With support from Scottish Enterprise the Glasgow-based company has developed Thermobond as an addition to the multi-billion-pound insulation market and a useful tool in helping Scotland to achieve a low carbon and zero waste future.
The company engaged in discussions with Scottish Enterprise, which led to a successful application for a SMART: Scotland grant award to prove the technical feasibility of the product.
In a press statement today, representative body Textiles Scotland said: "Thermobond could help home and business owners to reduce their heating bills by insulating new-build houses and offices and retrofitting lofts."
"Wool is also a naturally fire retardant, so as the Thermobond insulation has a wool content of greater than 60% the product is also fire-proof. For extra security the company also treat the insulation to give it further surface fire resistance. To authenticate its flammability and resistance to smouldering, the product is tested in accordance with British Standard BS5803-4:1985," the statement said.
Bruce Newlands, director of Kraft Architecture, said: "After nine months of research, product development and intensive testing to demonstrate that the product can meet fire, moisture and thermal performance requirements we've trialled a prototype product produced using clean waste wool sourced from Scotland."
"The recycled natural fibres and low energy method of production means that we have developed a product which has excellent thermal qualities that not only keep your house cosy but also allow walls to breathe naturally. This ensures that moisture passes safely to the outside of the building, very much like a woolly jumper," Mr Newlands added.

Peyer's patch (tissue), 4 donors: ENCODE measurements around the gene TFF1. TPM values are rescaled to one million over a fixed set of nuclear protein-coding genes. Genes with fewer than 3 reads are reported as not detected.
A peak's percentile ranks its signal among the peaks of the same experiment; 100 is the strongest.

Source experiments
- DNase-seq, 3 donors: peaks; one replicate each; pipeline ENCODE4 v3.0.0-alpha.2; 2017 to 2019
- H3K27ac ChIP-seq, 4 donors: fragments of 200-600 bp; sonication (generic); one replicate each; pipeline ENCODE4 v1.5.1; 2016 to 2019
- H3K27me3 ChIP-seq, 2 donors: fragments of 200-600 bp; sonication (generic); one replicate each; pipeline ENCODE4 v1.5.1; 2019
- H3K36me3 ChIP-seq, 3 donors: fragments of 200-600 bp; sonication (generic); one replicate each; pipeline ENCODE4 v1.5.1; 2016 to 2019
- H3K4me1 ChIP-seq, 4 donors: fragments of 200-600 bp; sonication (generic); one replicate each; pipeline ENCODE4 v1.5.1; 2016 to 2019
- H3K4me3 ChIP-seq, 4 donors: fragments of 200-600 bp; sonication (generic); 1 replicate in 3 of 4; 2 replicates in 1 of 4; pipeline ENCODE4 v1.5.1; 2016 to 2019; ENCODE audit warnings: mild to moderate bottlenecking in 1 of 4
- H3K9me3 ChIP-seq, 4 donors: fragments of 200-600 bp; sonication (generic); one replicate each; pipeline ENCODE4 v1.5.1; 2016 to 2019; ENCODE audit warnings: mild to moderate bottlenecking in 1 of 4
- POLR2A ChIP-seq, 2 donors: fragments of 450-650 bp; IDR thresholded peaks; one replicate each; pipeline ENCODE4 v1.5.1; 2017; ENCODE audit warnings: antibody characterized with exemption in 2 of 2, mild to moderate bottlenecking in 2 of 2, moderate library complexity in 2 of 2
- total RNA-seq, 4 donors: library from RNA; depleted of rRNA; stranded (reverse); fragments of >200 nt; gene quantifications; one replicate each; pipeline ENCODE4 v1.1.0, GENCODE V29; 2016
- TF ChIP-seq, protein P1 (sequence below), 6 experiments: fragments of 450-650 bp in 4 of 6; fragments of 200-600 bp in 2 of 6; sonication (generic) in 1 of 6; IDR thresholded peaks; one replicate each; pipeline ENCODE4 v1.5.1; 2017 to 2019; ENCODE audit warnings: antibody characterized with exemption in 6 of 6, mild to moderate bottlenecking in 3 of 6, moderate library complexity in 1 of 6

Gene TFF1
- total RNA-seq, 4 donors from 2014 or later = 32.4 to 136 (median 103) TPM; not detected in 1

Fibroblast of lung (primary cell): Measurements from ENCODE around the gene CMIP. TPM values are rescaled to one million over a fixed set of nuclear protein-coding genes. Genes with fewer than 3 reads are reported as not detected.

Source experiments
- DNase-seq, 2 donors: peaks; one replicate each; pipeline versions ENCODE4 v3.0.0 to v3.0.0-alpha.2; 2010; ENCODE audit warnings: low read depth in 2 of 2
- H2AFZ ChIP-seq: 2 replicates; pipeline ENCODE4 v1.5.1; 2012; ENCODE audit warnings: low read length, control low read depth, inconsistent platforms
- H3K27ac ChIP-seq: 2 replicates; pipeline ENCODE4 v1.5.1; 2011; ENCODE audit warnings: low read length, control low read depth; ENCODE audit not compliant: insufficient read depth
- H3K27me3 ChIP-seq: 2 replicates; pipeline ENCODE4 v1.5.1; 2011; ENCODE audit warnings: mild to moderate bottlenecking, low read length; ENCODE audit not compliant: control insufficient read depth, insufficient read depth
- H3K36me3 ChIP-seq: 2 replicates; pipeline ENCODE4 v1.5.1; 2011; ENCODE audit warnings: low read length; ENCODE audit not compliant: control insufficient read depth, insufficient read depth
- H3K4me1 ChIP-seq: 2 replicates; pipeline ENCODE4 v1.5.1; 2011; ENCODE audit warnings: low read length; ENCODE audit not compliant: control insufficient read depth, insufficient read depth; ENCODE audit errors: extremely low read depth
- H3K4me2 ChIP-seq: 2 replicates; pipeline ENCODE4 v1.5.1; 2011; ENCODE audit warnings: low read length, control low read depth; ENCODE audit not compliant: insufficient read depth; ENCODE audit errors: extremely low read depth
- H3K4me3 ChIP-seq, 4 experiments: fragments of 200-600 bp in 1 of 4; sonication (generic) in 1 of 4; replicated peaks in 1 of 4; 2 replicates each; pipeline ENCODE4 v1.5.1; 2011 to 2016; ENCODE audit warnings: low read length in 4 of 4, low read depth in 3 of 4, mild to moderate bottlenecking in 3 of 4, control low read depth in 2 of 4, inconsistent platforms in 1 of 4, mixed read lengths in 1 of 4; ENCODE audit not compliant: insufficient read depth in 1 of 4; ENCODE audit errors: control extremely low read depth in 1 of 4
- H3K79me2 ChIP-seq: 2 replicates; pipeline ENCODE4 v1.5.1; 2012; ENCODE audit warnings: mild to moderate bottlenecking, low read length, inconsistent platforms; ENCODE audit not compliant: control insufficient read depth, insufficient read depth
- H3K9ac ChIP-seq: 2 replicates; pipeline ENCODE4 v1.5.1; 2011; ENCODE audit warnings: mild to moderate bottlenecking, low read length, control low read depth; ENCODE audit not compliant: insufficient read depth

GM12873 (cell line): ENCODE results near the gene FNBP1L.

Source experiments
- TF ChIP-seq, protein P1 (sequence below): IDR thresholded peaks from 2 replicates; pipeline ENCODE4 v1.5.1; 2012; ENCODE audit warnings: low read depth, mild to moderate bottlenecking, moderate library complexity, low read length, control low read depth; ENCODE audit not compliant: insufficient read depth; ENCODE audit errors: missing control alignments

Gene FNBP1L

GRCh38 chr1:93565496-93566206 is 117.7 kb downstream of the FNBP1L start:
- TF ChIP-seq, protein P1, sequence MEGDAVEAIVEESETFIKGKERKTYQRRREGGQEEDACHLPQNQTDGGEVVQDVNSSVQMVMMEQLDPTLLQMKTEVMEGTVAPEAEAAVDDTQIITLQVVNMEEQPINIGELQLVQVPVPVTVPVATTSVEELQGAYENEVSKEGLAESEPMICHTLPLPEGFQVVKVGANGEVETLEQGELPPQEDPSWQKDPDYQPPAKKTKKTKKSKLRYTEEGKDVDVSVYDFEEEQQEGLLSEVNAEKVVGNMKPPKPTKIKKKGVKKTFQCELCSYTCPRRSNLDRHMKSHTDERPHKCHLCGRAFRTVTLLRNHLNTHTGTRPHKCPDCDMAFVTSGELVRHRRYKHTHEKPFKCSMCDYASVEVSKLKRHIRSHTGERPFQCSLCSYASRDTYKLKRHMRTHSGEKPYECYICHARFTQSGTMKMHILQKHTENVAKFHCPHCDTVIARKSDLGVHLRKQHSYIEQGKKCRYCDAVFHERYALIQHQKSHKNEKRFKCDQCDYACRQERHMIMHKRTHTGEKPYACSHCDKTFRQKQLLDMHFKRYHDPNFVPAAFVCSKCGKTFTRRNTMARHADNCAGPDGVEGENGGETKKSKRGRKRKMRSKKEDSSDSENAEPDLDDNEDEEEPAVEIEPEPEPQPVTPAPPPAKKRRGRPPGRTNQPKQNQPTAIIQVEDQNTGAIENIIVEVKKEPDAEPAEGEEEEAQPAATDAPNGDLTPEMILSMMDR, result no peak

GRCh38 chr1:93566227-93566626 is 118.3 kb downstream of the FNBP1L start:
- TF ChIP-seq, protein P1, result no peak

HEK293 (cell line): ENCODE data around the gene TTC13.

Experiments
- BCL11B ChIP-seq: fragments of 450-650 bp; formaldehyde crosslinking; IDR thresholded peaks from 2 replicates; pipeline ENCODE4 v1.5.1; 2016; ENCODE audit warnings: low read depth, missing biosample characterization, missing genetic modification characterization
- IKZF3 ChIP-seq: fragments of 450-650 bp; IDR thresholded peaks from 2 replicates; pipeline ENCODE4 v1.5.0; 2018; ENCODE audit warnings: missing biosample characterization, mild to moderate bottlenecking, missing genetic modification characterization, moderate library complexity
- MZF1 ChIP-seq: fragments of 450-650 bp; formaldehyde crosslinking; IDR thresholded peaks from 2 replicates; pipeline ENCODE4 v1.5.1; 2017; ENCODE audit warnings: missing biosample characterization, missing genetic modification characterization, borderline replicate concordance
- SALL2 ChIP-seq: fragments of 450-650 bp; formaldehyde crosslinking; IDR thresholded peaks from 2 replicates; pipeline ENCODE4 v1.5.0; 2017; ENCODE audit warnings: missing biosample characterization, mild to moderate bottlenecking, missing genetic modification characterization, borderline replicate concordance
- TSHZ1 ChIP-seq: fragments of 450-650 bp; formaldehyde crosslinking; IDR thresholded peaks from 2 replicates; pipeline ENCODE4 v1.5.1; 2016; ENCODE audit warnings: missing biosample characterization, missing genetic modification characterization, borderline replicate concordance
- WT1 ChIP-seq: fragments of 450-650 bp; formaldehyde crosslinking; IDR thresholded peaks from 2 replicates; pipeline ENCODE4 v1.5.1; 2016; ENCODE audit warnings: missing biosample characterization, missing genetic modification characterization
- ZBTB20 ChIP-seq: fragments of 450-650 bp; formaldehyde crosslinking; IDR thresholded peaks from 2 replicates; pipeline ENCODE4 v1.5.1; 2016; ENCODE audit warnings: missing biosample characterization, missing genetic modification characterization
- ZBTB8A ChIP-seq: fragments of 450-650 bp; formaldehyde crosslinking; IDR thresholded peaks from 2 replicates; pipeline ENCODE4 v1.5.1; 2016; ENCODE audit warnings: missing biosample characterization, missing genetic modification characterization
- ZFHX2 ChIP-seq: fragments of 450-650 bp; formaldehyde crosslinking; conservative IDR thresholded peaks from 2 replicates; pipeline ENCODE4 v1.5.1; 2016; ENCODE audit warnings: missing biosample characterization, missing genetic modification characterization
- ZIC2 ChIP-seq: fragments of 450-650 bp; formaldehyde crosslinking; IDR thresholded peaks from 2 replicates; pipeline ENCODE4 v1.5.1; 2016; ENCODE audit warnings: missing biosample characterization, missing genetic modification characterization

"We have identified that Scotland has the potential for high growth in the insulation market and we are currently working with a few partners to try and establish a production facility in Scotland while investigating other waste fibre streams for new products," he said.
Cathy Black, head of textiles at Scottish Enterprise, said: "Scotland is home to many technical textile companies which are at the forefront of global development in areas such as clothing, performance wear, SMART materials, medical applications and transport fabrics."
"The use of locally sourced fibres as insulation is an innovative idea and one which could have a significant impact on Scotland's carbon emission reduction targets."
"The transformation of waste textiles into an insulation product could potentially bring real benefits to the economy, the community and the environment while opening up exciting new opportunities for Scotland's textiles industry," Ms Black said.